Choose lighter hues. Warm, dark colors create a feeling of intimacy, while light, cool colors make any room seem more open and airy. For maximum effect, choose light shades of blue or green—or a combination of the two.

Let the light in. Any room will look more spacious if it’s well-lighted, either naturally or with a bit of help. Get rid of draperies and add more lamps, or install track lighting or recessed lights.

Try see-through pieces. By using materials you can see through, anything beyond them seems further away. Glass or lucite tops for dining or coffee tables will open up the view and make the room look bigger.

Use reflective surfaces. A mirrored wall will make any room look larger. If that seems to be too much, try a large framed mirror on one wall to help create an illusion of space and light.

Keep it monochrome. Select solid color upholstery instead of bold plaids or patterns. Use texture for interest and stick to neutral tones.

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Tips for Tax-Deductible Charitable Donations

November 22, 2017 5:12 am

At the end of the year, thousands of Americans rush to make charitable donations to offset their taxes or help out their favorite causes. According to Senior CFP Board Ambassador Jill Schlesinger, CFP®, too often, Americans  may not recognize two keys to smart giving: careful vetting of charities, and tax planning that helps make the most of a gift.

"Considering how many people make charitable gifts at year-end, it's amazing how little thought and research can go into the process," Schlesinger says. "There are fake charities and scam artists who take advantage of generosity."

To combat this, Schlesinger offers the following checklist for Americans who are preparing to make end-of-year donations.

Step 1: Confirm the charity is legitimate by searching the IRS tool, Exempt Organizations Select Check. Cross-reference by asking the organization for its employee identification number, and then searching the same database for it.

Step 2: Research the charity's financial health. The Better Business Bureau's (BBB) Wise Giving Alliance, Charity Watch, GuideStar and Charity Navigator offer guidance on how charities spend money. Many Americans want to understand what portion of a donation goes to overhead, versus the cause itself.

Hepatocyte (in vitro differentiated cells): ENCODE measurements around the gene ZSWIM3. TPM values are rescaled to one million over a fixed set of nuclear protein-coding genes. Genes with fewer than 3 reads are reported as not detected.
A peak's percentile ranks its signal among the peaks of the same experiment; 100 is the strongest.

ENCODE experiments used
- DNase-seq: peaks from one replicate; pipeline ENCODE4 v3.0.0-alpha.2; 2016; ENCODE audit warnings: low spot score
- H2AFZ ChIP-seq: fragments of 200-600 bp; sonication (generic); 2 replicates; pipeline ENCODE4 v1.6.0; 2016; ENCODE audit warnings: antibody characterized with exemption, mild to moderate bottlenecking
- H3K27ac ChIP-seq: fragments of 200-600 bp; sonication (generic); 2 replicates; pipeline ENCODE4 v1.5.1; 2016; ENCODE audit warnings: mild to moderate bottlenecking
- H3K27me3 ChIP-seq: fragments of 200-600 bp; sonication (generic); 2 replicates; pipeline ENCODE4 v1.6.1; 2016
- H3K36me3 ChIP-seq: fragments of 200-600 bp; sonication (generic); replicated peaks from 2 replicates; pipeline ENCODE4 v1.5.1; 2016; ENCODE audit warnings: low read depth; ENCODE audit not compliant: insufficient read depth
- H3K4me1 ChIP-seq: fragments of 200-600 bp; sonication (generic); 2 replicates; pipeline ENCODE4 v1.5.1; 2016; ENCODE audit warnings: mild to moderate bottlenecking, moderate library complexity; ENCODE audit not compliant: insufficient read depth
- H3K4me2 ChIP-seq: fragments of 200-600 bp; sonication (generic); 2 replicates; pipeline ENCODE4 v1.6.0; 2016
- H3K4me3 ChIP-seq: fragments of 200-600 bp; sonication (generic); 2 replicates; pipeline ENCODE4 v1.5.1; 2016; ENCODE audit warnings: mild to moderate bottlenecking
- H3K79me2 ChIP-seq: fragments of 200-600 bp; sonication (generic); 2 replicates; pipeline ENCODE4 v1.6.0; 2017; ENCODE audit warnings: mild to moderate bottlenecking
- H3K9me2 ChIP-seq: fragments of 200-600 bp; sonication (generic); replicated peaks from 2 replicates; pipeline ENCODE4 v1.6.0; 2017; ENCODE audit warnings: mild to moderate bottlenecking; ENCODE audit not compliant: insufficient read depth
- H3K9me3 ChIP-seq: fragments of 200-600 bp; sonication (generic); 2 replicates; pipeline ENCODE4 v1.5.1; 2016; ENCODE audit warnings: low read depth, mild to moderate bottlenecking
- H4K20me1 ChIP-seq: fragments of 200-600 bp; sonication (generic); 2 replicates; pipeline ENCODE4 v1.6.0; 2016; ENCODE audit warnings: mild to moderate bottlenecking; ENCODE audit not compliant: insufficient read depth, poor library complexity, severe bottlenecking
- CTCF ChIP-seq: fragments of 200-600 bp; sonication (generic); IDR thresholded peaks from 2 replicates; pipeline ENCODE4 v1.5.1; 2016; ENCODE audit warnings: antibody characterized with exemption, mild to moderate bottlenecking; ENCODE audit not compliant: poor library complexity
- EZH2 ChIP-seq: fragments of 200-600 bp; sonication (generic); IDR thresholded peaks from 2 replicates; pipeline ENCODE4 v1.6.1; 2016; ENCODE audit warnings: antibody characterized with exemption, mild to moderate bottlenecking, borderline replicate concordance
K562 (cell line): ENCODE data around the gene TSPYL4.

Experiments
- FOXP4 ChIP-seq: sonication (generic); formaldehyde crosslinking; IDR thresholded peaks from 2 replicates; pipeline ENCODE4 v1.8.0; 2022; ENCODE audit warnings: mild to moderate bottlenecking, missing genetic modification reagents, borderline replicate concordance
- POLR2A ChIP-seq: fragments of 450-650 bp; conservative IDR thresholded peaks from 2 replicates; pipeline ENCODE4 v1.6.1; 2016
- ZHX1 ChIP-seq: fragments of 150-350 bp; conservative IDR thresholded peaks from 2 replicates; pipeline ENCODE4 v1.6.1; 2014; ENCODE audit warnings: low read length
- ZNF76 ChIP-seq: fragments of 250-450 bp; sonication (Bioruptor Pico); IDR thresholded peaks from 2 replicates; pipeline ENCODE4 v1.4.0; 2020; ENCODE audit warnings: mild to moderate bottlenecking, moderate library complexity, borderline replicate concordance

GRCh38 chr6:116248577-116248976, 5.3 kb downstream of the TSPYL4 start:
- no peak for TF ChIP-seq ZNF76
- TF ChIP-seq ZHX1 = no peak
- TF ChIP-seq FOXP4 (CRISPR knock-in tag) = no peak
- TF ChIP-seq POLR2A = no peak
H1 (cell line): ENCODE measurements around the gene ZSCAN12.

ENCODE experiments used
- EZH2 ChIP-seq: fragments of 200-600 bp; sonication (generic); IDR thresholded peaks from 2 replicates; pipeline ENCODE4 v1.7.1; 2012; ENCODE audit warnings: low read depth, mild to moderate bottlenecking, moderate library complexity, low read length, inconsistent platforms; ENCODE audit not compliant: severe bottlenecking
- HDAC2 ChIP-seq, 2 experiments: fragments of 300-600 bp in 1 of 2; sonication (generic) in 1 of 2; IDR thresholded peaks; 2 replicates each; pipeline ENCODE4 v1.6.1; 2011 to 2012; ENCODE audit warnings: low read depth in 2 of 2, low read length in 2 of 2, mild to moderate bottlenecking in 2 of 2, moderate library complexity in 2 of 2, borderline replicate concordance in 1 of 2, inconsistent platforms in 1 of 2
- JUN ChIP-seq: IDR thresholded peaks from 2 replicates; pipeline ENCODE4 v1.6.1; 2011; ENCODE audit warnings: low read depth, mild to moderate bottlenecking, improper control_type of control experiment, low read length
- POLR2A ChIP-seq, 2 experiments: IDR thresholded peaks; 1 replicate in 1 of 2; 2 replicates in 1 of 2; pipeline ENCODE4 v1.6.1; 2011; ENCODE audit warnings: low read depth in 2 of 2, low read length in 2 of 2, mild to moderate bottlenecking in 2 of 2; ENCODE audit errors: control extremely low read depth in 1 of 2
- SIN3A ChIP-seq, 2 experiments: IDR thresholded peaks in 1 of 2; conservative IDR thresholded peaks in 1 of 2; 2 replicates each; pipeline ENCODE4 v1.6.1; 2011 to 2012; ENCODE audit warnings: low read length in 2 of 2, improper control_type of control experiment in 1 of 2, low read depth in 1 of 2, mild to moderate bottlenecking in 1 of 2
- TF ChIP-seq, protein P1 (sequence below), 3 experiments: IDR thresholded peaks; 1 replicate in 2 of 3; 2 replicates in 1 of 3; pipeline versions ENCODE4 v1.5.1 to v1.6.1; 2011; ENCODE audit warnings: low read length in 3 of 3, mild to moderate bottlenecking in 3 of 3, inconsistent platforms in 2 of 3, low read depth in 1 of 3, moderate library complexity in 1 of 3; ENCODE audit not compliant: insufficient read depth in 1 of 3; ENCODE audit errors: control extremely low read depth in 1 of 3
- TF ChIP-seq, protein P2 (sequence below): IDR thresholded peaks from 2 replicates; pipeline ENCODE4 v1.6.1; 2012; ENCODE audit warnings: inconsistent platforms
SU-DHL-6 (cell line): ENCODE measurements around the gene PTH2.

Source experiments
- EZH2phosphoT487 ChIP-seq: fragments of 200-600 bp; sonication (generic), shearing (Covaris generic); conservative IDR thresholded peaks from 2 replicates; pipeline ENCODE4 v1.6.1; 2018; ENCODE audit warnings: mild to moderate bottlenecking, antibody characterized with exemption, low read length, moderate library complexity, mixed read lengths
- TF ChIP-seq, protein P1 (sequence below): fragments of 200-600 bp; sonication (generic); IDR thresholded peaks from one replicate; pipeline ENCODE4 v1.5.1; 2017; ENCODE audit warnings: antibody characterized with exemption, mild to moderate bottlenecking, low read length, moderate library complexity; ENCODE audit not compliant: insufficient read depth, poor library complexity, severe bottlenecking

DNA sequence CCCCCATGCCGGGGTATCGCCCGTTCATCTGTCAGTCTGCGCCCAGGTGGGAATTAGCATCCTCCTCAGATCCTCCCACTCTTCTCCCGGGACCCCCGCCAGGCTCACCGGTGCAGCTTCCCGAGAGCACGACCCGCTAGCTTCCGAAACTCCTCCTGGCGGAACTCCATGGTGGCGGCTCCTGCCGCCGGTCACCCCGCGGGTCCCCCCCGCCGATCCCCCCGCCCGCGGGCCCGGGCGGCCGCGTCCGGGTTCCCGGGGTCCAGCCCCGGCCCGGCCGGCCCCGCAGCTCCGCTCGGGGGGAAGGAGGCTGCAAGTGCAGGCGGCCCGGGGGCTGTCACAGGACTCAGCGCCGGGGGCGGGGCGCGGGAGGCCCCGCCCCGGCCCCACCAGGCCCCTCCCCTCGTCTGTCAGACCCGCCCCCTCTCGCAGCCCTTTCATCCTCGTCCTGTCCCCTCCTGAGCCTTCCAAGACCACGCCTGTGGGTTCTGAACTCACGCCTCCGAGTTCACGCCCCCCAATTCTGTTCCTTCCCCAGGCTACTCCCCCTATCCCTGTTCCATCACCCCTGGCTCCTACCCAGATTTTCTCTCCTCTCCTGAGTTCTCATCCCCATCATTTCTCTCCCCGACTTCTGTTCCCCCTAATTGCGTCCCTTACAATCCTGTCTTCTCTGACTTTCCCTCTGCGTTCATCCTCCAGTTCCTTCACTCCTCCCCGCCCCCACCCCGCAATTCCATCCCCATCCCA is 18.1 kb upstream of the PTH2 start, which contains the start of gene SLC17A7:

Step 3: Determine how to donate. Options include donations of goods, checks, wire transfers and credit card payments. Americans can also donate appreciated securities and write off the current value of a stock, or make donations directly from their IRAs, though some rules apply.

Step 4: Keep good records. For any donation valued at $250 or more, the IRS requires a bank record, payroll deduction or written communication identifying the organization, the date and amount of the contribution and a description of the property.

To be deducted from 2017, donations must be given or postmarked by midnight on December 31.

Source: Certified Financial Planner Board of Standards, Inc.

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Heat and Air Maintenance for the Holidays

November 22, 2017 5:12 am

With the holiday season right around the corner, your home will likely see more foot traffic. From friends stopping by with gifts, to parties and that yearly visit from the in-laws, your plumbing, heating and air units may be working overdrive.

"Attention to a few items in the home can help prepare you for visiting family and friends during the holidays," says Mike Nicholson, owner of Nicholson Plumbing, Heating & Air Conditioning. "Now is the time to take action on winterizing certain things in and around the home. It will give you peace of mind as the weather turns colder and holiday guests visit your home."

Nicholson offers these five tips to make sure the home is ready for colder weather and holiday visitors:

Check the plumbing: With the influx of visitors, toilets and fixtures will get a lot of use. Now is the best time to take care of any maintenance and repairs. If drains aren't flowing well and freely, plunge water into the drain first before you try to remove the trap in an attempt to clear it. Be mindful that some do-it-yourself, chemical drain cleaners can be harmful to your pipes. Instead, consider trying a natural remedy: pour equal parts salt, baking soda and vinegar to clean out a partial clog.

Tune up the heating: Winter often brings extremely cold temperatures, so you want to be sure your heating unit is working at peak efficiency. To make sure everyone is warm during the cold weather, try changing out your filters to give your system the best chance of success. You may also need a comprehensive heating system check. A system tune-up and filter replacement can go a long way toward preventing problems from putting a chill on your holiday plans.

Clean air ducts: To provide fresh, allergen-free air to your holiday houseguests, you will want to perform a thorough duct cleaning. When your ducts are filthy, your filters clog up faster and force your system to work harder to distribute air. This decreased efficiency leads to higher energy bills and excessive wear and tear on your system. Removing the registers and vacuuming the outlet is a good start, but you may want to opt for a whole-house duct cleaning to really do the job.